In 2016, divisions in Europe will reach a critical point as a core conflict emerges between Open Europe and Closed Europe—and a combination of inequality, refugees, terrorism, and grassroots political pressures pose an unprecedented challenge to the principles on which the European Union was founded. Europe’s open borders will face particular pressure. The risk of Britain’s exit from the E.U. is underestimated. Europe’s economics will hold together in 2016, but its broader meaning and its social fabric will not. Continue reading
by Yeganeh Torbati • Reuters
Addressing concerns that a landmark nuclear deal reached this year could boost Iran’s military power, the Obama administration reassured critics that it would maintain and enforce its remaining tough sanctions against the country.
Yet the U.S. government has pursued far fewer violations of a long-standing arms embargo against Iran in the past year compared to recent years, according to a review of court records and interviews with two senior officials involved in sanctions enforcement.
The sharp fall in new prosecutions did not reflect fewer attempts by Iran to break the embargo, the officials said. Rather, uncertainty among prosecutors and agents on how the terms of the deal would affect cases made them reluctant to commit already scarce resources with the same vigor as in previous years, the officials said. Continue reading
Freedom and opportunity are on the horizon with a new crop of principled, capable and positive conservatives.
by George Landrith
In the past few weeks and the next couple weeks, we will see most of the expected entrants into the GOP presidential sweepstakes make their plans official. The GOP bench is deep with a number of highly credible and well qualified potential nominees. Part of this deep bench is the result of the conservatives doing well in a majority of the non-presidential and state elections during President Barack Obama’s time in office. The GOP has gained 70 seats in Congress and 910 state legislators around the nation since Barack Obama took office.
If you’re a conservative, there is a lot more good news on the horizon. That deep bench of well-qualified and highly credible candidates is revealing itself in congressional elections around the nation. Speaking with campaign experts around the nation, one thing is clear — the GOP has a bumper crop of great conservative candidates.
I can’t write about each of them, but perhaps I can pick one that caught my eye and shows real promise. In Florida’s 18th Congressional District, an established name is retiring from the House of Representatives to pursue the U.S. Senate seat being vacated by Sen. Marco Rubio. Rick Kozell has announced his candidacy for the open congressional seat in the Treasure Coast and Palm Beach area.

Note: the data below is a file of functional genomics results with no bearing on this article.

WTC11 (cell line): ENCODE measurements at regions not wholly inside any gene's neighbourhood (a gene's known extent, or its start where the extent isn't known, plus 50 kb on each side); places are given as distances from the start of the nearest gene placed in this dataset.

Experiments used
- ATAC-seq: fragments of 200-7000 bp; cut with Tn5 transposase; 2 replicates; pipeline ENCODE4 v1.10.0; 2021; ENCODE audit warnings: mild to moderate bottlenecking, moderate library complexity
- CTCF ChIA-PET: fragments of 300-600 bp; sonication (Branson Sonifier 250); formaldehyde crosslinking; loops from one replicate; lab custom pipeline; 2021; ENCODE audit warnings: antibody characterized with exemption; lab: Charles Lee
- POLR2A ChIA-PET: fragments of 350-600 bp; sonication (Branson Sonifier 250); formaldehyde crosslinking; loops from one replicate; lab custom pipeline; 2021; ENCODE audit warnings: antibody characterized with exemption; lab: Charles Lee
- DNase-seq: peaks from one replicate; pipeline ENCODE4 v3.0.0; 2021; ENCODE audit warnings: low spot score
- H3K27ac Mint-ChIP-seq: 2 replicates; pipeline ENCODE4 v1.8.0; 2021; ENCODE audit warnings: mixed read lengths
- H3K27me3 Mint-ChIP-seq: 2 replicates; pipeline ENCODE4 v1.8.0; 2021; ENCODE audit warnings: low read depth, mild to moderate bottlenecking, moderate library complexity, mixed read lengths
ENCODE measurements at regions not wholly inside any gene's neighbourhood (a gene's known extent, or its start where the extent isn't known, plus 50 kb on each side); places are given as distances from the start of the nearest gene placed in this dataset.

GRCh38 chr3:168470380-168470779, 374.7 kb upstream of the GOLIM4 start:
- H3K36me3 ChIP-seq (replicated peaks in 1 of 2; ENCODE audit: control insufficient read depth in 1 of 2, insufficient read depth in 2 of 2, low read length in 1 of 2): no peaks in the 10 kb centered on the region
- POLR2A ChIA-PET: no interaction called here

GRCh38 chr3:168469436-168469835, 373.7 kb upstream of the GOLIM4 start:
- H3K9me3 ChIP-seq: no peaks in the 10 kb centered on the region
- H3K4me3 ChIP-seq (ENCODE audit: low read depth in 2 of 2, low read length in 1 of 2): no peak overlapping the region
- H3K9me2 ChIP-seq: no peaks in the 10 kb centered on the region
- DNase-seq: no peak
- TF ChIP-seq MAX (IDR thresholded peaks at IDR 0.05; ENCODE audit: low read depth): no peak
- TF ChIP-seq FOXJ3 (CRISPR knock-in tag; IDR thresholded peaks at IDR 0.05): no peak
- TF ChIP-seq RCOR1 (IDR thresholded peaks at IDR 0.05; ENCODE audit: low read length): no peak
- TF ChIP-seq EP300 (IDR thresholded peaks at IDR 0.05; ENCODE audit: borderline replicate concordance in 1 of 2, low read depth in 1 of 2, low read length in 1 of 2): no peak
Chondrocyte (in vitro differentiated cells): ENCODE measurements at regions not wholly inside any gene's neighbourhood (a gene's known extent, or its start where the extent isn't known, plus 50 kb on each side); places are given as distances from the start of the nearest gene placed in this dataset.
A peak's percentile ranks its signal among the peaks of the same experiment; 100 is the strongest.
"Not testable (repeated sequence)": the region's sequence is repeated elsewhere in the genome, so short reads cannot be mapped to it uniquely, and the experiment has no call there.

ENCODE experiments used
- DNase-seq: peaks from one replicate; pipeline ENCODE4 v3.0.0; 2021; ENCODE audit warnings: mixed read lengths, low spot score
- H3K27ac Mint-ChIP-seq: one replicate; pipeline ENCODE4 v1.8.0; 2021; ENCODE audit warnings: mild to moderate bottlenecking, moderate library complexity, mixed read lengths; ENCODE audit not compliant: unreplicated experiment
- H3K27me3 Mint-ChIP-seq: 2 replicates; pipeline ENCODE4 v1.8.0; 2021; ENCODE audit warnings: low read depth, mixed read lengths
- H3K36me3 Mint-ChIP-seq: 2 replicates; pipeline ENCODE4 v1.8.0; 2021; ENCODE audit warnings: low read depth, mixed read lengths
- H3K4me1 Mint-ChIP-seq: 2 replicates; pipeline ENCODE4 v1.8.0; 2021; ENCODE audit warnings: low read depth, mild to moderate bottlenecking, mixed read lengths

Here’s what I like about Rick Kozell — he’s an optimistic, principled conservative with a winning vision for the future. He reminds me of a young Ronald Reagan. The press will have a hard time casting him as the stereotypical angry conservative. Kozell is affable, young, smart, and articulate. His smile is natural and his energy and enthusiasm are obvious. Continue reading
by Peter Huessy
Conventional wisdom in our nation’s Capital mistakenly holds that nuclear weapons are not useful in deterring our adversaries, not relevant to meeting new terrorist threats, and not valuable tools of overall American and allied statecraft.
The threats from Ukraine, Ebola and the ISIS are mistakenly used to make the case that nuclear weapons cannot deter most threats to the United States. We are assured the only role our nuclear weapons should play is to stop another country from attacking the United States with nuclear weapons.
From this mistaken idea flows the further conclusion the US needs only a very small deterrent of nuclear warheads for deterrence, some seventy to eighty percent less than what we have deployed today.* Continue reading
by Michael Barone • The Washington Examiner
If anyone had any doubts that most members of Congress oppose the Obama administration’s proposed nuclear deal with Iran, they can put them aside after viewing the response to Israeli Prime Minister Benjamin Netanyahu’s speech before Congress Tuesday.
Fifty-some Democratic members chose not to attend. Joe Biden arranged to be out of town, and Barack Obama let it be known that he didn’t even have time to watch on television. But the House chamber was packed, the galleries were filled and Netanyahu was interrupted multiple times not only with applause but boisterous cheers.
In negotiations with Iran, continued beyond two previously proclaimed deadlines, Obama has dropped demands that Iran disassemble centrifuges needed to produce nuclear weapons material. And he has proposed a 10-year time limit on the deal. Continue reading
by George Landrith • Townhall
The US and several other nations have been in “talks” in hopes of negotiating with Iran to stop its nuclear program in exchange for lifting the UN sanctions. But those negotiations have gone no-where. On Monday, the deadline came and went without an agreement.
Extending the deadline to permit more “talks” will not likely protect a single person. It just gives Iran more time to develop a bomb. Why would Iran agree to limit itself when obtaining the bomb will allow it to threaten its way out of sanctions? Even if Iran were to agree to something, there is virtually no chance that the Mullahcracy will keep its promise when they are so close to obtaining the bomb they clearly covet. Continue reading